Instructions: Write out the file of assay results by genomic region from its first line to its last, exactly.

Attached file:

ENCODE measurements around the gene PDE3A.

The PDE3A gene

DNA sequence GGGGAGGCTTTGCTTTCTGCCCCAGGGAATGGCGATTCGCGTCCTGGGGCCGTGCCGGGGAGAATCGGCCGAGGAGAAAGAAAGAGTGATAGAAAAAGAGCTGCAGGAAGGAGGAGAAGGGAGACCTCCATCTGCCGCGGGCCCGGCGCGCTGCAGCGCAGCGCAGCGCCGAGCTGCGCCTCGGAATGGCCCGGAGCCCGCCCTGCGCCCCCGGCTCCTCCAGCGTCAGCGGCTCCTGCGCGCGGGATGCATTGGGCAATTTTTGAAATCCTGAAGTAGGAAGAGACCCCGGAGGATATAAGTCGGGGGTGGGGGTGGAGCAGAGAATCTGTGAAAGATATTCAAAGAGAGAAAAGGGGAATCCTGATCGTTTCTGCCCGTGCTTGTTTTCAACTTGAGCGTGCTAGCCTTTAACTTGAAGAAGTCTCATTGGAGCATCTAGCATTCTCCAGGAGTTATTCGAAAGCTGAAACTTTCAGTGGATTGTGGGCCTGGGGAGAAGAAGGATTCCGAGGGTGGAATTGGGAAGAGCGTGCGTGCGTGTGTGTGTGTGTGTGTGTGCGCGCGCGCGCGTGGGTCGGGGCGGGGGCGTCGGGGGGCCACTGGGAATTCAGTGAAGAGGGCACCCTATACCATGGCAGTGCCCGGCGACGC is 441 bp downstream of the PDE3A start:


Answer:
ENCODE measurements around the gene PDE3A.

The PDE3A gene

DNA sequence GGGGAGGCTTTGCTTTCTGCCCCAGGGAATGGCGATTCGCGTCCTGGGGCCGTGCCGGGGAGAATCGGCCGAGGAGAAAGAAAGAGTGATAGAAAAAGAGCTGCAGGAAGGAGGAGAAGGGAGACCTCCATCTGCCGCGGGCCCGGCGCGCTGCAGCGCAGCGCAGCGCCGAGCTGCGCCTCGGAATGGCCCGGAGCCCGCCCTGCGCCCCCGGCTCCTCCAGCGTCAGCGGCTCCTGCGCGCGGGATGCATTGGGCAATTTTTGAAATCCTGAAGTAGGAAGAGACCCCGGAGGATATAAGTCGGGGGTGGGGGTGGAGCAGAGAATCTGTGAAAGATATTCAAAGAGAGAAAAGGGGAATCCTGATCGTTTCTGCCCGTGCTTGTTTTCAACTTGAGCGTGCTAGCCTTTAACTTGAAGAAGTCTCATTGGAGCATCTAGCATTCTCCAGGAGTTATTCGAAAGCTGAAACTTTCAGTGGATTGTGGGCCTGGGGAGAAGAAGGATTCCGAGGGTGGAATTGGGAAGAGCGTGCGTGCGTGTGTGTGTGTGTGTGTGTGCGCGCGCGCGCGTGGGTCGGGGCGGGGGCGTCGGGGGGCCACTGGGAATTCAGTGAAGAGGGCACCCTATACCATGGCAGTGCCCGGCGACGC is 441 bp downstream of the PDE3A start: